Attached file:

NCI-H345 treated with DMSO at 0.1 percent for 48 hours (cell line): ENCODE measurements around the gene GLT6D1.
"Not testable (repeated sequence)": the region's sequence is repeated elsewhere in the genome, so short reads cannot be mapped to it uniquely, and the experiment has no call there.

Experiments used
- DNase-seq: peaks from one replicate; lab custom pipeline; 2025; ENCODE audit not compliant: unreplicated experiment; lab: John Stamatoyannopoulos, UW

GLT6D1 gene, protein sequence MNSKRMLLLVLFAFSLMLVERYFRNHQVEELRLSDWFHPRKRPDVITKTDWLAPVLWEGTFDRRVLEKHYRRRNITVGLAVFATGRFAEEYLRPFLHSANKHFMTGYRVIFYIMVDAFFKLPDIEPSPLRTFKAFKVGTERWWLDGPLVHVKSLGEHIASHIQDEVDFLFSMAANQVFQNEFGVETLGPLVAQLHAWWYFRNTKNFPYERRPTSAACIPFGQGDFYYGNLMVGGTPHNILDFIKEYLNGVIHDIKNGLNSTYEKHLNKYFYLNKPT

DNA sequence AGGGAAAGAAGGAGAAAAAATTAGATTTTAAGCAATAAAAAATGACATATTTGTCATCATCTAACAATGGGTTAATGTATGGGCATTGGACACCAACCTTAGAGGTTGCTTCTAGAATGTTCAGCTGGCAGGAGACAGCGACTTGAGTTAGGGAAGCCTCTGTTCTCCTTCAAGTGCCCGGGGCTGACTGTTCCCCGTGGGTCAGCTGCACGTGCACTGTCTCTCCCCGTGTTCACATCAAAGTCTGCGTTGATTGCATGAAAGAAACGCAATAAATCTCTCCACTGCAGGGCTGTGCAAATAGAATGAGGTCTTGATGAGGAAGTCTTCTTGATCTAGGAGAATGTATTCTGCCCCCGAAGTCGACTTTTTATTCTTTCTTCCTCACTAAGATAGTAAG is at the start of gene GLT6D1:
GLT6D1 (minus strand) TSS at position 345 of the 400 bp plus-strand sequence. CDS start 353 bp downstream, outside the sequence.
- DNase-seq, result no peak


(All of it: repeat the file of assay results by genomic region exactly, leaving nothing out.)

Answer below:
NCI-H345 treated with DMSO at 0.1 percent for 48 hours (cell line): ENCODE measurements around the gene GLT6D1.
"Not testable (repeated sequence)": the region's sequence is repeated elsewhere in the genome, so short reads cannot be mapped to it uniquely, and the experiment has no call there.

Experiments used
- DNase-seq: peaks from one replicate; lab custom pipeline; 2025; ENCODE audit not compliant: unreplicated experiment; lab: John Stamatoyannopoulos, UW

GLT6D1 gene, protein sequence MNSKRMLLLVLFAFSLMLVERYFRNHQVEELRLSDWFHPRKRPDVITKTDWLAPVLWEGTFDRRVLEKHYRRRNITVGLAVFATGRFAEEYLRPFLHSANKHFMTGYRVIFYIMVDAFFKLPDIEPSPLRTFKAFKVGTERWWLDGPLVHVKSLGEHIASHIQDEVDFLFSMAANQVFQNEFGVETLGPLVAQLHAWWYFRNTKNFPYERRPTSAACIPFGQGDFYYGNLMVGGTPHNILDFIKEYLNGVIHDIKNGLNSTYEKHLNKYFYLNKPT

DNA sequence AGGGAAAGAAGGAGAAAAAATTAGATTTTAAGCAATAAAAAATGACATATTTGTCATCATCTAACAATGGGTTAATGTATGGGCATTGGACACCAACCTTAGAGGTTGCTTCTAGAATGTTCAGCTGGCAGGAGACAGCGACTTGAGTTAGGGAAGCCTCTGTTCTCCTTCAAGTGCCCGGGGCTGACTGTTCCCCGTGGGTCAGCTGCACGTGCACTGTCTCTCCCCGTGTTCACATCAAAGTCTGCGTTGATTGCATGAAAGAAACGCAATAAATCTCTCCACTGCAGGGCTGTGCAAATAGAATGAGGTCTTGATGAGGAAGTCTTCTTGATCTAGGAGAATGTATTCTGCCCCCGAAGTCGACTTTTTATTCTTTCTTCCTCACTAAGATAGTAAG is at the start of gene GLT6D1:
GLT6D1 (minus strand) TSS at position 345 of the 400 bp plus-strand sequence. CDS start 353 bp downstream, outside the sequence.
- DNase-seq, result no peak